Arctic Mirrors: Russia and the Small Peoples of the North.
Ithaca: Cornell University Press, 1994.
Unlike most of the major powers of Europe, Russia failed to establish a network of profitable overseas colonies, focussing its meagre resources on exploring and settling the vast north Asian landmass. Slezkine’s book is an account of the meeting, and tempestuous co-existence, of Great Russians and the native people of Siberia. His text does not, however, tell the story of the Siberians themselves; it is explicitly about the Russians, using contact with the ‘small peoples’ as a distorting mirror to reflect back the image that the Tsarist and Bolshevik empires offered of themselves. The autochthonous Siberians are not entirely neglected, however, and whilst it lacks for nuance and depth in its treatment of their histories, it is sufficiently rich to capture the imagination and provide a sense of what these cultural encounters might have been like.
Moving chronologically through three centuries of contact, Slezkine begins with early exploits of Cossack explorers. Through the 16th and 17th centuries the Tsarist régime treated the Siberians as foreigners (41), viewing them as different only in language, faith, and culture. Most were forced to pay tribute (iasak) but were otherwise left as found. The modernising reforms of Peter I changed this relationship forever, as the transition envisaged by the Tsar “seemed to require a missionary crusade” (48). Adopting the concept of linear universal time, the Siberians became ‘backward’ (53) and their practices examined and ranked (‘useful’ to ‘stupid’; 57-8). Enlightenment was a watchword for Russification, and as trade increased Russians worked to implant new concepts, such as political élites.
Interest waned under Peter’s successors, and gave way to a policy of ‘gradual and voluntary change’ (88). This shifted in turn as Russians absorbed the ‘white man’s burden’ (96) and social Darwinism (119-120). The Revolution brought violence and anarchy to the taiga (131), and the attempt to enlist the impoverished settlers to manage the region (135) would prove disastrous. Under Lenin and the Bolsheviks a more enlightened nationalities policy briefly flourished, with the Siberian peoples recognised as distinct nations endowed with natural rights. This did not, however, prevent them from rationalising the continued Russian domination; for party ideologues, the ‘gift of self-determination was a gesture of repentance that would eventually lead to national forgiveness and therefore to the end of nationalist paranoia and therefore to the end of national difference’ (142). And as any rate, the ‘gift’ would be short-lived.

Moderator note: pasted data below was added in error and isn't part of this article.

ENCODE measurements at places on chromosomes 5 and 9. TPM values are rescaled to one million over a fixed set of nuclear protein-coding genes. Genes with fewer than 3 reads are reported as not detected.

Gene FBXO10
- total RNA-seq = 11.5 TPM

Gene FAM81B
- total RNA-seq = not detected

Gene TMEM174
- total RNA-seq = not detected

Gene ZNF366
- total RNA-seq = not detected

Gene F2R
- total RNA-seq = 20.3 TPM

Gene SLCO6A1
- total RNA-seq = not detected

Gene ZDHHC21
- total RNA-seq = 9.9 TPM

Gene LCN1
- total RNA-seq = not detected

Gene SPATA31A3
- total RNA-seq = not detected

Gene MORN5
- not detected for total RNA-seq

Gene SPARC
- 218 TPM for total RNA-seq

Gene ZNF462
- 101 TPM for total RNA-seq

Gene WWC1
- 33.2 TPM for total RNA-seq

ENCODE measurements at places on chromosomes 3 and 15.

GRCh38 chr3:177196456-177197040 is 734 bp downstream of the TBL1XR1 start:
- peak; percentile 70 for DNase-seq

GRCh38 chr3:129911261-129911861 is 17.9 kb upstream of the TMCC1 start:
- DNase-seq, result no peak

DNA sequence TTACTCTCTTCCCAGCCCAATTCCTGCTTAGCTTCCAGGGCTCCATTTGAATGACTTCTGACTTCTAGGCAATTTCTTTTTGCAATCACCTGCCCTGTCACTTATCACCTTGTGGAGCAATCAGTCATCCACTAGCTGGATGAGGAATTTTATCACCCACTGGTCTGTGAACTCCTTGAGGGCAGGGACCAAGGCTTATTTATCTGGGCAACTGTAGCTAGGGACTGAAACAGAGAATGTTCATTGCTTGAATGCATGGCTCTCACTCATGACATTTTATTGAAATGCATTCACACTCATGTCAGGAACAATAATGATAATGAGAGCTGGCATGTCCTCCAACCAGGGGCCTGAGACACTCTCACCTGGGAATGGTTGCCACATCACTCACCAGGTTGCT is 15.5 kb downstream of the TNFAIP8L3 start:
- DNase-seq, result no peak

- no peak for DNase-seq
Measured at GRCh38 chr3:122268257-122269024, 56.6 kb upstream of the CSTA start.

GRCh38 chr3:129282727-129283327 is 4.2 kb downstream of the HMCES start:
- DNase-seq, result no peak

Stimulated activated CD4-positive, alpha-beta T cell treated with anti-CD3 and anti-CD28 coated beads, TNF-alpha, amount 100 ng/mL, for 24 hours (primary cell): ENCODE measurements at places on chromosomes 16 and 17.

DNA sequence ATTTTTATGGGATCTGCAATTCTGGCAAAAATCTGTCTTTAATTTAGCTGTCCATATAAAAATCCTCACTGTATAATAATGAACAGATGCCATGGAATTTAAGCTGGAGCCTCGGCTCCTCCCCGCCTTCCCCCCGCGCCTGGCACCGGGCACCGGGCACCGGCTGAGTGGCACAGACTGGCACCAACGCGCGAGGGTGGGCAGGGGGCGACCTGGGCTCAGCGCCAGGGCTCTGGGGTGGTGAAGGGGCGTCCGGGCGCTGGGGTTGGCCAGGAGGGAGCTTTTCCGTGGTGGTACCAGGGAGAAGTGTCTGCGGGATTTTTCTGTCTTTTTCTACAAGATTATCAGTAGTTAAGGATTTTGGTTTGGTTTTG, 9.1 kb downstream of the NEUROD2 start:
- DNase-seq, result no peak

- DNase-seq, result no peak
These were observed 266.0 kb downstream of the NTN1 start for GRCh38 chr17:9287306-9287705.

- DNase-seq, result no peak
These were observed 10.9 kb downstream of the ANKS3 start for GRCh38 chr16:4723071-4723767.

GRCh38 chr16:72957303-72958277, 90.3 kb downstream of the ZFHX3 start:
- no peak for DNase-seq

The rise of Stalinism saw the abandonment of all ‘gradualist’ plans for modernisation, and the peculiar fixations of that period found their analogues in Siberia: shamans became oppressive priests and were disenfranchised and persecuted; women became proletarians and were encouraged to rebel against traditional culture; and anyone with the slightest material edge over his neighbours was branded a ‘kulak’, with predictable consequences (190-1). This despite the presence of a well-developed form of ‘primitive communism’, under which there were no poor or hungry who went unaided (200). The absence of social classes was incomprehensible to Marxist theorists, so Stalinist policies simply began to create them. The ‘cultural revolution’ in Siberia ultimately failed to produce new Russian workers, but succeeded in destroying much of the native culture (219-255); worse, the forced settlement and collectivization led to massive starvation. Finally, being no longer seen as essentially different, the Siberians were treated to Purges that saw perhaps 36% of the adult population ‘removed’ by the NKVD (291). That same lack of difference was put into sharp relief by the subsequent rise in Great Russian nationalism during and after the Great Patriotic War (303-7).
Throughout Slezkine underscores the ways in which the terms of contact changed in response to Russian cultural developments. Indeed, the text is primarily an archaeology of Russian perception, which is most apparent in the last third of the book, where direct reference to the Siberians disappears in favour of an extended treatment of Soviet anthropology. There is a problem of execution, however, in that the text is torn betwixt being a history of the discipline of anthropology and being a cultural and intellectual history of conquest and administration; for much of the book these aims move in graceful tandem, but the latter is lost for the post-WWII period. Little is done early on to develop a coherent theoretical position, and without such a scheme the rush of jargon in the conclusion came off badly; however, his concluding position is admirable despite the awkward rhetoric. Slezkine wonders if it is possible to confront the Other on a position of both equality and difference, noting that attempts to remove hierarchical power relations often result only in a return to simple myths and a lack of understanding; the Foucaultian power-knowledge binary seems to underwrite the entire project.